enforcement agency. Following this, a review of existing FSRA
improvement tools was carried out. Finally, a two-round analysis was
performed (Ilic et al., 2017) using a modied Delphi method. The ano-
nymity provided to participants (i.e., experts) enabled them to share
their opinions independently and free from the halo effect (Dalkey &
Helmer, 1963). Recent use of this approach has been widespread in
agri-food supply chain and operations management research (for ex-
amples, see Jespersen et al. (2016); Padel and Midmore (2005); and Wu
et al. (2021)). The research process has been illustrated in Fig. 1.
2.3.1. Conduction of the Delphi interviews
Before the rst round of Delphi interviews, a pilot was conducted to
revise interview design and questions to make it more relevant, practical
and to ensure that the questions captured real-world challenges faced by
FSRA. Delphi interviews were conducted online (Microsoft Teams) with
an interview schedule (Table 1) to keep in-line with the Covid-19
pandemic restrictions and to include panel members from around the
world. Interviews lasted between 60 and 90 min. The second author led
the interviews while the rst author made notes and asked follow-on
questions. Both authors met regularly through Microsoft Teams during
data collection to ensure consistency and to discuss the need for modi-
cations to the interview schedule. The rst round of Delphi interviews
was carried out in October 2020 over a two-week period, contingent on
the availability of the panel. After the rst round, a thematic inductive
analysis was completed in two weeks. The results of the rst round were
compiled into a participant feedback report to inform the panel in the
second round. A further interview schedule was designed based on the
themes identied in the rst round. The second round of Delphi in-
terviews was carried out between December 2020 and January 2021,
following which a nal report was generated. Interviews were con-
ducted until theoretical saturation of themes was reached (Guest, Bunce,
& Johnson, 2006). Overall, the two-rounded Delphi study, including the
time for data analysis and report drafting, lasted ve months.
2.4. Data analysis
Microsoft Stream recordings were deidentied and transcribed
verbatim. Nonverbal cues, pace and emphasis were deemed less
important and were not transcribed as participants had sufcient time,
knowledge, experience, and effective communication skills. Transcripts
were checked against the respective video recordings by the rst author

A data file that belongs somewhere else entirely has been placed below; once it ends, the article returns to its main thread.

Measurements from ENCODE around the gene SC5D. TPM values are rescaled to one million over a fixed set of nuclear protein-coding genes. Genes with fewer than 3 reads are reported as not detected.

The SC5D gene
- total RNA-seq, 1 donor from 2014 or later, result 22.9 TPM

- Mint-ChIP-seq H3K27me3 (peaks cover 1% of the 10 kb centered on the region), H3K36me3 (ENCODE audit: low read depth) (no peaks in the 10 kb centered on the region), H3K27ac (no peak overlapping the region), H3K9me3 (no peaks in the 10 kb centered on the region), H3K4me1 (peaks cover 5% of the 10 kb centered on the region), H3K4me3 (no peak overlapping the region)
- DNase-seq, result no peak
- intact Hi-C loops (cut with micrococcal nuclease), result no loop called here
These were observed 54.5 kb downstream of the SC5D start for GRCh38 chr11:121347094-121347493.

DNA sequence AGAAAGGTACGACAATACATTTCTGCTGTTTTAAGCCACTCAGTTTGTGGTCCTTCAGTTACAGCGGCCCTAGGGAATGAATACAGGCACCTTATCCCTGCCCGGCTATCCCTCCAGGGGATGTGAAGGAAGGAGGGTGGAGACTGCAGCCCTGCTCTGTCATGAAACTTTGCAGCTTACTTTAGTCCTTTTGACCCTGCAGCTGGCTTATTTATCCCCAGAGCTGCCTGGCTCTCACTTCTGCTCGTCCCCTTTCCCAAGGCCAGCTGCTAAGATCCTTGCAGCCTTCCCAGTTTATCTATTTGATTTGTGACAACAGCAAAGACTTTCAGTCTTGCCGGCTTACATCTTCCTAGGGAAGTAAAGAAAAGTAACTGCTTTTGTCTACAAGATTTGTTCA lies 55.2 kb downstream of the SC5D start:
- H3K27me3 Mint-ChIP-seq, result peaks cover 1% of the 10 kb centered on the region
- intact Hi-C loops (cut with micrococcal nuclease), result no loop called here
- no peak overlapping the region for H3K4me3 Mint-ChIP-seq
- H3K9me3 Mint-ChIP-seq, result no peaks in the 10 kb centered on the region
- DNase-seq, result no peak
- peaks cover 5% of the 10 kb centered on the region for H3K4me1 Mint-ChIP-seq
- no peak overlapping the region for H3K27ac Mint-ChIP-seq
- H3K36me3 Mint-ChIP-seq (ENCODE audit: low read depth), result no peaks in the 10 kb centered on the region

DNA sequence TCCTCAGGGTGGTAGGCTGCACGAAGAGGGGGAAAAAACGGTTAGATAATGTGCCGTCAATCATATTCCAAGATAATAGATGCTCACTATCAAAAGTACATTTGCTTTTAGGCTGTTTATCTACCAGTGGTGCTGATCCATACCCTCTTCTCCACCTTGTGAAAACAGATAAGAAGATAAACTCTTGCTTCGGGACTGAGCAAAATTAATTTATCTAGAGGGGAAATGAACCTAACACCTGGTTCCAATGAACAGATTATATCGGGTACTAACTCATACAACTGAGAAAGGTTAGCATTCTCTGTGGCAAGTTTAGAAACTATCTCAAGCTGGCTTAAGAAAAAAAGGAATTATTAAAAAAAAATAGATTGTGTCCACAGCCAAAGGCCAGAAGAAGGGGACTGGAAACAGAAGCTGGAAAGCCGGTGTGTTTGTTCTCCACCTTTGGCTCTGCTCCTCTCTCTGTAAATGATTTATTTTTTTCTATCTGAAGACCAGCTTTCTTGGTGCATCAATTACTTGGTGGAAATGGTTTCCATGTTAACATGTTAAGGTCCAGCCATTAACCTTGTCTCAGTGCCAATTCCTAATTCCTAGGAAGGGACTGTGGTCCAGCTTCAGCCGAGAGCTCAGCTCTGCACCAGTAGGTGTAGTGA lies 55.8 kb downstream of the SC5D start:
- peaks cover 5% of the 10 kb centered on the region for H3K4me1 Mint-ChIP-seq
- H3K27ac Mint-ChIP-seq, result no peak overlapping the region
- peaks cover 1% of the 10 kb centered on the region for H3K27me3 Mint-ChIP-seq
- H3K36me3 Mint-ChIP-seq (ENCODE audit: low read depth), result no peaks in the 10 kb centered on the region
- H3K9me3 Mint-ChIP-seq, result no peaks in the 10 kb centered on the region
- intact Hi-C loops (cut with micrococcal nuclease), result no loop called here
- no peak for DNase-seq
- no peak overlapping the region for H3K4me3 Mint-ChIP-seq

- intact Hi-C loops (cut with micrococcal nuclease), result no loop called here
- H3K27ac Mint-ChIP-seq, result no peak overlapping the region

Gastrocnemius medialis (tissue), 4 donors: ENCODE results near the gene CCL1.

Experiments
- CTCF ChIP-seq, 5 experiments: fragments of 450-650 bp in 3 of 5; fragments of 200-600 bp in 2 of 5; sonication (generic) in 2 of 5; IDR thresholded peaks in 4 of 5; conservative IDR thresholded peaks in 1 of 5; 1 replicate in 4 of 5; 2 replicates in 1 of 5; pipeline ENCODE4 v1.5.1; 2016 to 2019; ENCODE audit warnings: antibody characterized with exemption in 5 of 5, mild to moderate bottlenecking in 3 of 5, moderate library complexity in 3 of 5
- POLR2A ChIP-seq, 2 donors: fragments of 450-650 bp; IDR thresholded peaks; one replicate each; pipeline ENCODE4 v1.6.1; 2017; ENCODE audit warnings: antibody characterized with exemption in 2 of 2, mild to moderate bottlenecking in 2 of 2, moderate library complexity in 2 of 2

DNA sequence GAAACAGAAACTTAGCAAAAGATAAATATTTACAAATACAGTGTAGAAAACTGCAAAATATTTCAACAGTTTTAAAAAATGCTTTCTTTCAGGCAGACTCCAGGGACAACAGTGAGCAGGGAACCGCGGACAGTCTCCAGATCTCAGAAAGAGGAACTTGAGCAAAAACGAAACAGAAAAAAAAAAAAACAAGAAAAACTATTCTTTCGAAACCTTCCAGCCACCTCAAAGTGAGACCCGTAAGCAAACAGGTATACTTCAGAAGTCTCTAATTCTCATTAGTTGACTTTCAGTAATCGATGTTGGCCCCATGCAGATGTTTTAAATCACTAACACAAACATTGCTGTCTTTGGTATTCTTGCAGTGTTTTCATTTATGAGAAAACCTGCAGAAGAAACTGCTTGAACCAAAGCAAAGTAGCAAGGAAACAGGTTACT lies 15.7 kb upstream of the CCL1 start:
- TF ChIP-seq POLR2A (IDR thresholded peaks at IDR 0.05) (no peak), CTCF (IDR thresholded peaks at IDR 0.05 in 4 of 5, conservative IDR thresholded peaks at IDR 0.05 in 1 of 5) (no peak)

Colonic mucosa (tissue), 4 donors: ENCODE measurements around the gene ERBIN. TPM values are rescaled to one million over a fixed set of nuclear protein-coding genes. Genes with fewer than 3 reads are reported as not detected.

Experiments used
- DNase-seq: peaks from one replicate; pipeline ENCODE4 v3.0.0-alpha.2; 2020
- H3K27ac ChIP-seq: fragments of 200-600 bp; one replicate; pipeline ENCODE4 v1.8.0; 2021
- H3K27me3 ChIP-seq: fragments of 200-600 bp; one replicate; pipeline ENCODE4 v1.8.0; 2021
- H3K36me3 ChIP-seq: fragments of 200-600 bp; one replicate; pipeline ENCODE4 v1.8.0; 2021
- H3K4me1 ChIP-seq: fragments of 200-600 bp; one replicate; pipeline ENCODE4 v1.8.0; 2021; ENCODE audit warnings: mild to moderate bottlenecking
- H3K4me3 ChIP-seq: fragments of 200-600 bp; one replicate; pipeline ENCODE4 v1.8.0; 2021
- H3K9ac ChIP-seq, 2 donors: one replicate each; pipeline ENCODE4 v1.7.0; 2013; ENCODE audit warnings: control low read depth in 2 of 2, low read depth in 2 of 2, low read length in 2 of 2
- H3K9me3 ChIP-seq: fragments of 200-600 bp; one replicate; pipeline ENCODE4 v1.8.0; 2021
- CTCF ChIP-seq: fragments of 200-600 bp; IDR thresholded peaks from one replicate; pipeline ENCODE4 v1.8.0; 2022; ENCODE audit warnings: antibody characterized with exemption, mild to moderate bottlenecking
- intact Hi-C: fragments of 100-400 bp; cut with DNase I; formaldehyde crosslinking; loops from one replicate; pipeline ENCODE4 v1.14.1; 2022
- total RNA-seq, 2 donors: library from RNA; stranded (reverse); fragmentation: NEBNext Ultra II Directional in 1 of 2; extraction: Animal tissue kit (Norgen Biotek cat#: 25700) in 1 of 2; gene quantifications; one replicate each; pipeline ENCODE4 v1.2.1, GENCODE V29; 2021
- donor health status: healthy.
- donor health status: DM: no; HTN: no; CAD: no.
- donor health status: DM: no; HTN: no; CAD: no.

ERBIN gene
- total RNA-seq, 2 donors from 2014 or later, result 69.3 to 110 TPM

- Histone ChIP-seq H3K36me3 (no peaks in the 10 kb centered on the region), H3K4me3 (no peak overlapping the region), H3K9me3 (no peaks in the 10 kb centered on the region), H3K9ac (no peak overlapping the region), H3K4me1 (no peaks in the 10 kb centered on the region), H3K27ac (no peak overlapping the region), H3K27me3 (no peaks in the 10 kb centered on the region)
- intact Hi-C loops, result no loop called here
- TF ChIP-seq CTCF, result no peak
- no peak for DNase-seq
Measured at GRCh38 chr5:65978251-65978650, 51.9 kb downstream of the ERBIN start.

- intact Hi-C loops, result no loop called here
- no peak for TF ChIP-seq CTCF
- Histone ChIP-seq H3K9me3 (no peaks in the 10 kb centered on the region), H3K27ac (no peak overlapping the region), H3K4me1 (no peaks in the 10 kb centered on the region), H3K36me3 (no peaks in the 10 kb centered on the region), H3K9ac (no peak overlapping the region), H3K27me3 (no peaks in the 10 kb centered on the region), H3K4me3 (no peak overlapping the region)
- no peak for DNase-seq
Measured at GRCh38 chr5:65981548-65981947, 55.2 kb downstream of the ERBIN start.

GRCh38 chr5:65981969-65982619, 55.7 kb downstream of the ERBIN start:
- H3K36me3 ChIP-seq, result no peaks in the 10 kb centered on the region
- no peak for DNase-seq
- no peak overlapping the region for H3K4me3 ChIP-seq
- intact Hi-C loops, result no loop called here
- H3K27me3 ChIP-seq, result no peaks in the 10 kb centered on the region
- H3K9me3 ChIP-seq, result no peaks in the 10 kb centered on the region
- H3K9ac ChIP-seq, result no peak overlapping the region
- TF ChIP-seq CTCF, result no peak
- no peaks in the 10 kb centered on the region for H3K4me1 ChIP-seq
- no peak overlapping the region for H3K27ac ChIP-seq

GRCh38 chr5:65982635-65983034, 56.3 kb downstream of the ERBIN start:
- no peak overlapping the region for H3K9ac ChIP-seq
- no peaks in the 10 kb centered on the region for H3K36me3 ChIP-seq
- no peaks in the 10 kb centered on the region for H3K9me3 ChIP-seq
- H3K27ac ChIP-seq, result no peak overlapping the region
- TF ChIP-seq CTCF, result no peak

for accuracy. Deidentied transcripts were imported into QSR NVivo
(Version 12), a qualitative data analysis software package. Themes were
identied from the data using an inductive thematic coding approach
(Braun & Clarke, 2006) to identify, analyse, and report patterns within
the data (Flick, 2014). A preliminary list of codes was developed by both
authors which included the identication of broader themes: pre--
requisites to establish FSRA; Role of FSRA; Drivers of FSRA; Operational
challenges; and Flaws in the operational structure. Transcripts were further
coded by the rst author using the initial list following the six stages
identied by Braun and Clarke (2006). Upon completion of coding, the
authors reviewed the outputs any disagreements were resolved
Fig. 1. Research process.
Adapted from Wu et al., 2021.
R. Nayak and L. Jespersen
Food Control 142 (2022) 109220
through discussion until consensus was reached in a manner similar to
the approach adopted in Underwood and Waterson (2014). Table 2
highlights the coding framework developed from a preliminary list of
codes. Names of the four participants were anonymised (i.e., P1, P2, P3
and P4).
2.5. Ethics approval
This research received ethics approval from the relevant ethics
committee where the primary author was employed at the time of data
collection. Written informed consent was obtained from all participants.
3. Results
The subsequent subsections present the framework for a maturity
assessment tool identied through inductive thematic coding of the data
collected from two the Delphi rounds.
3.1. Pre-requisites to establish FSRA
Participants in this study agreed that pre-requisites were essential
building blocks enabling the functioning of FSRA. They helped to build
and maintain coherent and purposeful agencies, which consequently
aided the FSRA in dening and achieving its goals, vision, and mission.
They dened the duties and responsibilities of the stakeholders, and
encourages the establishment of adequate guidelines to ensure inclu-
sivity and effective control of food safety:
“… its almost like all pre-requisites have equal importance. Pre-requisites
lay out what each agency does, and their responsibilities. (P2)
It [pre-requisites] lay out a framework for how all [regulatory] agencies
are going to collaborate, whether it is through a central competent au-
thority or through local, regional, and so on. It determines how it all ts
together …” (P1)
3.1.1. Equivalence in standards
There is a need for harmonisation of global food safety and trading